It is even more important not to have any type of query string in the published URL for a library. I have seen many libraries with complex URLs that are artifacts of the CMS that they use. These CMS products provide many benefits in the construction and management of websites, but often assign nonintuitive names to pages. The library page within a city website might end up with a URL resembling http://mycity .gov/sitepages?id=234. I have even seen library homepages with URLs that include very long token strings.
Regardless of the URLs assigned to a page, most CMSs support the definition of shortcuts for key pages, providing the ability to present a much more friendly form. Complex or tokenized URLs may be needed for specific resources or functions within a website or web-based application. However, they should not be included in a published link.
Over time, libraries will inevitably make changes in the technology they use to construct their website. They will move from hand-built pages to CMSs or from one CMS to another. It is important, at least for key landing pages, to construct URLs that will survive these transitions. Techniques include using default pages for each content directory and not exposing technology-specific file names.
Integrity With Identity
The URL should be true to your library's organizational flavor. The top-level domain (TLD) of a URL is a fundamental indicator of the type of organization referenced in a URL: .gov for governmental entities, .org for nonprofit organizations, .edu for educational institutions, or .com for commercial organizations. Geographic domains are also common, such as mylibrary.tn.us.
Public libraries are usually established as part of their local government, although some may operate more independently. Those more tightly associated with their governmental organization may likewise have a website within that of the city or county government, such as http://mycity.gov/library. Others, which work outside such a structure, may have the freedom to operate their own web presence with a domain name of their choosing. It is common for a library to exist within the domain name of its parent organization but operate its own web service. This arrangement might lend itself to a URL such as http://library.my university.edu. All of these options work well within the tenets of simplicity and consistency of identity.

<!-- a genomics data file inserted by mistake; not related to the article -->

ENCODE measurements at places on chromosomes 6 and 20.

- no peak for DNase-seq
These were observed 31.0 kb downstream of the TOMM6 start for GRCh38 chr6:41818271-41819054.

Public libraries not strictly tied to the URL of their governmental structure often opt for a .org domain, which is consistent with their status as a nonprofit organization, such as http://my library.org. Another good domain for libraries might be .info, one of the more recently established TLDs offering more specialized designations.
I have seen many libraries that operate under a URL within the .com TLD. This designation is appropriate for commercial organizations. Some may believe that .com implies distinction or prestige; rather, it designates the site as commercial, which to me seems counter to the image that most public libraries would want to convey. The .com designation properly applies to many libraries, specifically those serving corporations or other for-profit entities. But if your library is part of a governmental entity, is a nonprofit, or serves a nonprofit educational organization, operating under a .com domain name seems incongruous.